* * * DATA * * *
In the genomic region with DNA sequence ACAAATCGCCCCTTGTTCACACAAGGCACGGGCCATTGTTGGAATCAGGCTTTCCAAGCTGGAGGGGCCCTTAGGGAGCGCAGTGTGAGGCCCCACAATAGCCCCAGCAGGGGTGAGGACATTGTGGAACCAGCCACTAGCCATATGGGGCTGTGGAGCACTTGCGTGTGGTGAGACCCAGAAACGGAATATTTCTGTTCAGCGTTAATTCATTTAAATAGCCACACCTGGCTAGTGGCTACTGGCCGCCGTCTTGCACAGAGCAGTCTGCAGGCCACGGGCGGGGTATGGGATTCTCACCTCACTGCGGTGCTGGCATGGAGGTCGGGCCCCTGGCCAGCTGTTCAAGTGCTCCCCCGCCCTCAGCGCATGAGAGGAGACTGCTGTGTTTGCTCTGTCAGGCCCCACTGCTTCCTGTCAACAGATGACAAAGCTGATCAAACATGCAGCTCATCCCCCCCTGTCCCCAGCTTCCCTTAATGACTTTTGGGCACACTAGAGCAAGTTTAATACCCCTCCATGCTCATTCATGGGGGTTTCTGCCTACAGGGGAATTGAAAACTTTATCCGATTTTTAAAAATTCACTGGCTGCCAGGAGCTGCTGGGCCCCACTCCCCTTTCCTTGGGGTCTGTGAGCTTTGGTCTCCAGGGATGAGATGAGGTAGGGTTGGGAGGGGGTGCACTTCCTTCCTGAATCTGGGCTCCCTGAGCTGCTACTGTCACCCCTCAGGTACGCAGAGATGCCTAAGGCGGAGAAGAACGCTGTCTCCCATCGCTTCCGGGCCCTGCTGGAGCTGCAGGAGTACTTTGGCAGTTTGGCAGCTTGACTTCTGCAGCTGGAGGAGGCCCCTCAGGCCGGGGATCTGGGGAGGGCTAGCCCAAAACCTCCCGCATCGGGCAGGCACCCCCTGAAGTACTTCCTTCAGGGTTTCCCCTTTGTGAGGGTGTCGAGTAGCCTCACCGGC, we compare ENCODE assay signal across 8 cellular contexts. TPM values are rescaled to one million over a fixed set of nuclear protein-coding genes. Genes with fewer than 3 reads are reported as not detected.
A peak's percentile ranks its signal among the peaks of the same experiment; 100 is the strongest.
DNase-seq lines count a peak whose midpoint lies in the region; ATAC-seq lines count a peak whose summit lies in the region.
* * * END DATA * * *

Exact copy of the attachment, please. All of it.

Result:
In the genomic region with DNA sequence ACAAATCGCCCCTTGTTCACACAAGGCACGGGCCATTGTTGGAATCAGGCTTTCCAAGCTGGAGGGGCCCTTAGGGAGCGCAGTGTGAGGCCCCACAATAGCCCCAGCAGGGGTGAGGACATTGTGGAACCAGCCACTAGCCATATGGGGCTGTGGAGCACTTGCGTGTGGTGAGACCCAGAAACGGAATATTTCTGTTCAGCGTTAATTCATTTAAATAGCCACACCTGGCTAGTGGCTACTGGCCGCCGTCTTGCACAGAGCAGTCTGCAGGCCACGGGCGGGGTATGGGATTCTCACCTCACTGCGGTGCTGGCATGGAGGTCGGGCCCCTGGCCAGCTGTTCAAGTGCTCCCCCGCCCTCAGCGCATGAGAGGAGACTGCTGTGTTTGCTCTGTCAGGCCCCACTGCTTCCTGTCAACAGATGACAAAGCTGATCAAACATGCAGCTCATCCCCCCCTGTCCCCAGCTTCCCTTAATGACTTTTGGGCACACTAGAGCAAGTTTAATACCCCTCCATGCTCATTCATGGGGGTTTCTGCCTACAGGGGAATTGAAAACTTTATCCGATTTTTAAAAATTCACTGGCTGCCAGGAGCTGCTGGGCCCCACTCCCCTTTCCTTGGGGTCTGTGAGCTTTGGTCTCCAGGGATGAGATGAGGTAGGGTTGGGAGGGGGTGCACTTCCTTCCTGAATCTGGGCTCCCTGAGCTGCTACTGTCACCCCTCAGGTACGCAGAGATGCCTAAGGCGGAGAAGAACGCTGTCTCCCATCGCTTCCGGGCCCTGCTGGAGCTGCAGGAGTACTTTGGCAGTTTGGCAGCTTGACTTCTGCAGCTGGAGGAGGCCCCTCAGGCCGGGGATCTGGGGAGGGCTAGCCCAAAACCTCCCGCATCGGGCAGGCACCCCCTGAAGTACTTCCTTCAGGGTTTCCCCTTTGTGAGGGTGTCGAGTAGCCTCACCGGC, we compare ENCODE assay signal across 8 cellular contexts. TPM values are rescaled to one million over a fixed set of nuclear protein-coding genes. Genes with fewer than 3 reads are reported as not detected.
A peak's percentile ranks its signal among the peaks of the same experiment; 100 is the strongest.
DNase-seq lines count a peak whose midpoint lies in the region; ATAC-seq lines count a peak whose summit lies in the region.